Wells Fargo & Co., the lender that lost its status as the world’s most valuable bank this week, fell for a fifth day in New York trading after reports that the Justice Department is investigating sales practices that led to the opening of 2 million unauthorized accounts.
The bank dropped 1.8 percent to $45.67 at 9:52 a.m., compared with a 0.2 percent increase for the 24-company KBW Bank Index. The shares are down 8.3 percent from the close on Sept. 7, the day before San Francisco-based Wells Fargo settled allegations that it opened credit-card and deposit accounts for customers without their approval. The KBW Index is down 1.7 percent for the same period.
U.S. attorneys in New York and San Francisco have opened criminal inquiries, a person familiar with the matter said Wednesday. Under Justice Department guidelines, investigators will look into both potential corporate and individual wrongdoing, the person said. The bank’s $185 million settlement with regulators included a record $100 million fine to the Consumer Financial Protection Bureau and $35 million to the Office of the Comptroller of the Currency, the two federal regulators that investigated the bank. The amount also includes $50 million to the Los Angeles city attorney in civil penalties.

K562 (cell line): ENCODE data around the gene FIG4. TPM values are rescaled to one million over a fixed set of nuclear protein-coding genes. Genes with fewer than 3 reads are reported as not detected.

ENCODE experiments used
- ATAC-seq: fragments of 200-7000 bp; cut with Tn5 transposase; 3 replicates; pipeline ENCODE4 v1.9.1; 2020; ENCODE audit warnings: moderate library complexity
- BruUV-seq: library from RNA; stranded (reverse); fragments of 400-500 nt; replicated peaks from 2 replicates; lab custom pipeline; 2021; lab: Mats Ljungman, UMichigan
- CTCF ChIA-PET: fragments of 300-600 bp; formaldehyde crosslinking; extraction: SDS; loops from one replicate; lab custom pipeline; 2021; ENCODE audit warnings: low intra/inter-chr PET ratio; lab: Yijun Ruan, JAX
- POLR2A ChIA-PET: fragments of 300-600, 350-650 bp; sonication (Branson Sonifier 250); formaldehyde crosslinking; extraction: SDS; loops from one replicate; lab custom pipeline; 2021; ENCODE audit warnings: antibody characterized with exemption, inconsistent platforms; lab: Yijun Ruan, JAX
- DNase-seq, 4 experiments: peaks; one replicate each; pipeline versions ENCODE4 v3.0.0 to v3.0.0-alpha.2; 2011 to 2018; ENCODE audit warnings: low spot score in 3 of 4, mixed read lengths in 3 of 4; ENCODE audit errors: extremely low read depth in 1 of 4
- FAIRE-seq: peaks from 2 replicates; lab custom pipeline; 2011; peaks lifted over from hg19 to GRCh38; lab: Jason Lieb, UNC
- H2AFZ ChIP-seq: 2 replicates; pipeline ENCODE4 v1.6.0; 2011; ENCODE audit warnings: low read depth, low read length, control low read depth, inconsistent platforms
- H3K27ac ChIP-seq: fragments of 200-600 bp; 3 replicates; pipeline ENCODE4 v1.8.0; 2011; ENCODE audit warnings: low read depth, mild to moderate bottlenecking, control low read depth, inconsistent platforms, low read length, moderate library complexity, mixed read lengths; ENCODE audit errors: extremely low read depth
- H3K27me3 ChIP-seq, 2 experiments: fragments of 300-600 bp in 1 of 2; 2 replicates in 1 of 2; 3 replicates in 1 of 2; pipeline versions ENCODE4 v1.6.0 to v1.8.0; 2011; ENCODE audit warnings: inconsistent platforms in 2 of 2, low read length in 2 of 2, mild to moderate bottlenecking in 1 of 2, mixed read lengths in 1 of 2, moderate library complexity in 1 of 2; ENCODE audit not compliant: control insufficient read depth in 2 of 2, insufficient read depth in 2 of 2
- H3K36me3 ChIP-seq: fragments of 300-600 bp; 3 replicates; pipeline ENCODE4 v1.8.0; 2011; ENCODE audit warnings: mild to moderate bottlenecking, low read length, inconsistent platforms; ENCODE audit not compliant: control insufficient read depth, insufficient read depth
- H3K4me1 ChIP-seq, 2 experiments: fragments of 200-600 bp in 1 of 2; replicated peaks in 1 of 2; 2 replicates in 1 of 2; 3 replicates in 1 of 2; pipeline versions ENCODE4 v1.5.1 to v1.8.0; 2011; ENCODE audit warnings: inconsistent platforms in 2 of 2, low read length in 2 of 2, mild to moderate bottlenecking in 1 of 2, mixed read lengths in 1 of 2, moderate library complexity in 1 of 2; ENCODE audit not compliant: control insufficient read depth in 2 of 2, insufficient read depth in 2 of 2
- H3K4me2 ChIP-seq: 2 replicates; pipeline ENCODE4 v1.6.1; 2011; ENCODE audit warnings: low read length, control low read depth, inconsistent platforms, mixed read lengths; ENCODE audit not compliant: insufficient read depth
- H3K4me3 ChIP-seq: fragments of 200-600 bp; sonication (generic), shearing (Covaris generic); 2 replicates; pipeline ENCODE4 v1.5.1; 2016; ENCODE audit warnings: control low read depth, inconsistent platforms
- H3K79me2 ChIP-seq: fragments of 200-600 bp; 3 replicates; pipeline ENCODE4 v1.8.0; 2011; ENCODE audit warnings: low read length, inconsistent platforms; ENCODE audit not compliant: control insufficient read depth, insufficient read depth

(Related on ThinkAdvisor: Wells Fargo Fined $185M for Opening Secret Unauthorized Accounts)
News that the Justice Department is investigating Wells Fargo “is likely to prolong the story and create political distractions, including more congressional hearings,” Jaret Seiberg, an analyst at Cowen & Co., wrote Thursday in a note to clients. “We believe this is a long-term headache for Wells Fargo even if the Justice Department does not bring a case.”